Ten months after they won union recognition, employees of Vice’s video, TV and production arm find themselves increasingly frustrated by what they view as the company’s dragging its feet on contract negotiations, several sources told HuffPost.
“People are restless,” said one current Vice employee, “and ready for change.”
On Tuesday, employees did what they could to make that displeasure known. Members of the company’s various bargaining units left work and gathered on the rooftop of Vice’s Brooklyn headquarters to discuss next steps. Employees also plastered posters voicing their dissatisfaction around the office.
“We unionized 10 months ago. Our patience has limits. We call upon Vice to sign fair union contracts,” the posters read.
Last September, approximately 430 video content creators and post-production workers at Vice formally announced they had unionized, following the lead of Vice writers, who had organized two years before. The writers’ contract negotiations in 2016 proved to be a rousing success: After eight months, Vice management agreed to minimum annual salaries of $45,000 and across-the-board raises of 14 to 20 percent.
But this time around, things have moved slower, according to Isham Christie, an organizer at the Writers Guild of America, East, which is representing video content creators at Vice.com, Viceland and the company’s HBO programming. (WGAE also represents the editorial staff of HuffPost.)
“We’ve only had a couple bargaining sessions with the company and it’s almost been a year,” said Christie. “People are frustrated.”
The first bargaining session for the content creators didn’t come until May 7, according to multiple sources, and one Vice employee working on the negotiations said they were “not even close to finishing the first section of bargaining.”
Part of the delay is tied to Vice’s being unable to provide an “accurate employee list” and other sorts of “basic information” in the months after union recognition, Christie said. “On top of that, some of the pay information was inaccurate as well,” he said.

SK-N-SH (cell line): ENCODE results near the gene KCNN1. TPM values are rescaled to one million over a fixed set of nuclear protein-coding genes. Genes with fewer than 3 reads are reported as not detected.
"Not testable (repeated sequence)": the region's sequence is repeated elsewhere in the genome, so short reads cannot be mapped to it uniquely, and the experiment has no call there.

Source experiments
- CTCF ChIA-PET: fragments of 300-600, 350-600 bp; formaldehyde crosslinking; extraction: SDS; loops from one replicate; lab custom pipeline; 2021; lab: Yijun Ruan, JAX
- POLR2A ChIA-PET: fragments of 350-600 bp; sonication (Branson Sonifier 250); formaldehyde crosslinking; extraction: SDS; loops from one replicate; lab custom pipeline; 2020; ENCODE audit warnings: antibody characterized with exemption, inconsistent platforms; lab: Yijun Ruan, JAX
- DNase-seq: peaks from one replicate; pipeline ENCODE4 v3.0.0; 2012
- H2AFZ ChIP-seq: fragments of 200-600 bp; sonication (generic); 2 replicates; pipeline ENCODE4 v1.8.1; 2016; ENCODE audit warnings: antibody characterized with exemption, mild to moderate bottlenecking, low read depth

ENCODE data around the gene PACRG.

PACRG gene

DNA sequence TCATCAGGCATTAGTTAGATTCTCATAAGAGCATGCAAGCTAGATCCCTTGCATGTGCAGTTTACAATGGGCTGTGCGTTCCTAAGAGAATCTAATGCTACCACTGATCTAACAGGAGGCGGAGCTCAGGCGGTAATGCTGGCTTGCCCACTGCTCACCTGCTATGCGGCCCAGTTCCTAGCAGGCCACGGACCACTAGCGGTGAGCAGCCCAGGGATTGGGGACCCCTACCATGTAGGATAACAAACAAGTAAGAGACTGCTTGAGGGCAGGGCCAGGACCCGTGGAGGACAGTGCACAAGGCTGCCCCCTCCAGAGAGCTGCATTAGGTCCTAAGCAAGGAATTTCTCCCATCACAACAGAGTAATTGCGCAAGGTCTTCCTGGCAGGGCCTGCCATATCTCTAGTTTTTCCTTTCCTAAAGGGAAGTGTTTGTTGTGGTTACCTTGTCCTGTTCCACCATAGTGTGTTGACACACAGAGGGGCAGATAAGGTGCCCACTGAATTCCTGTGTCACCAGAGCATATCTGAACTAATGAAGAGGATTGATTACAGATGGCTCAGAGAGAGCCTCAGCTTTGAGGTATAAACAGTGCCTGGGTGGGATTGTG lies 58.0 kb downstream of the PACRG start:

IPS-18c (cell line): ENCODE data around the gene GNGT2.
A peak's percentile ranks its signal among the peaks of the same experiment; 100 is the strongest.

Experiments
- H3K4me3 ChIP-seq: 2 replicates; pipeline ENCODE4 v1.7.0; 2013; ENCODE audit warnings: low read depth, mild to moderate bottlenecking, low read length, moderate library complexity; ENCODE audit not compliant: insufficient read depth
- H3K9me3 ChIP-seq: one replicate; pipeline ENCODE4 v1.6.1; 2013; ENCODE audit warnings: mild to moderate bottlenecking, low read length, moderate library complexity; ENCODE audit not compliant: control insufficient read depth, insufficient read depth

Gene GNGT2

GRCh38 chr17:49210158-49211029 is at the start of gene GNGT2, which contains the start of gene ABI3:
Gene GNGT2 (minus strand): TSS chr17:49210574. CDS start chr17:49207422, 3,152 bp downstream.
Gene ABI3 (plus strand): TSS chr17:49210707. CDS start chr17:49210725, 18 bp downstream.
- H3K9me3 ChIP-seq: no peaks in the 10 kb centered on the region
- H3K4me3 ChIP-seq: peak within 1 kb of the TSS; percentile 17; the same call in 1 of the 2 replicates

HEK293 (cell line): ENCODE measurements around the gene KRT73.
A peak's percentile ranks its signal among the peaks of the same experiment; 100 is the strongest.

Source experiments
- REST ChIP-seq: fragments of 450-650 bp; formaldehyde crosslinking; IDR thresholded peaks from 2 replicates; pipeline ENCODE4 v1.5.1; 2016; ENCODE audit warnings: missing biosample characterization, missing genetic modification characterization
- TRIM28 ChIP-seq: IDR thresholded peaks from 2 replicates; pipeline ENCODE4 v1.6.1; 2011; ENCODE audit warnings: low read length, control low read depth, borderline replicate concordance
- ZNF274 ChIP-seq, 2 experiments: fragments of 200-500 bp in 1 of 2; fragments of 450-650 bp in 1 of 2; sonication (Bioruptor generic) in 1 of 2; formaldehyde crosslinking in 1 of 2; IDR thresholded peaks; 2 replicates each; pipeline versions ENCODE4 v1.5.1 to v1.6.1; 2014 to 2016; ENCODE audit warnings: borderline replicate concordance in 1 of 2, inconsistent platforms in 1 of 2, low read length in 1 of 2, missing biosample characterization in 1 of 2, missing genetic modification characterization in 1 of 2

Post-production employees, who are being represented separately by the Motion Picture Editors Guild, started their bargaining process earlier, but have also expressed frustration with management. An email sent on June 5 by the post-production negotiating committee to Vice employees said that contract talks had “proceeded more slowly than it ought to.”
“Initially, we were inclined to attribute the slow pace of contract talks to management shake-ups at Vice and to the company’s learning curve when it comes to collective bargaining,” the negotiating committee wrote. “But our May negotiating session, for which management’s representatives arrived unprepared to discuss key issues, has led us to question whether the company feels sufficiently motivated to reach a fair agreement in a timely fashion.”
A Vice spokesperson told HuffPost that union negotiations are ongoing and that the company has remained supportive of unionization throughout the process.
It has been a chaotic 10 months for Vice since the video and TV employees voted to unionize last September. In March, Shane Smith stepped down as CEO amid fallout from articles by The Daily Beast and The New York Times depicting Vice as a company rife with sexual misconduct and a “top-down ethos of male entitlement.”
A month earlier, The Wall Street Journal reported that Vice missed its 2017 revenue goal by more than $100 million, leading critics of the company to start questioning whether it would ever live up to its onetime $5.7 billion valuation by a private equity firm.
The company’s joint venture with a Canadian media giant to produce a Canadian TV channel didn’t work out after “bleeding revenue and subscribers,” according to The Hollywood Reporter, and even with some recent growth, ratings for Viceland in the U.S. have remained weak overall. Last month, the hosts of Viceland’s “Desus & Mero” announced they had decided to leave the network for Showtime.
“Obviously the company was kind of in tumult,” said one of the Vice employees. “But I don’t think that’s a reason not to come to the table with us.”
“It’s really hard to tell if it’s actually mal-intent,” said Christie, “or just mismanagement.”
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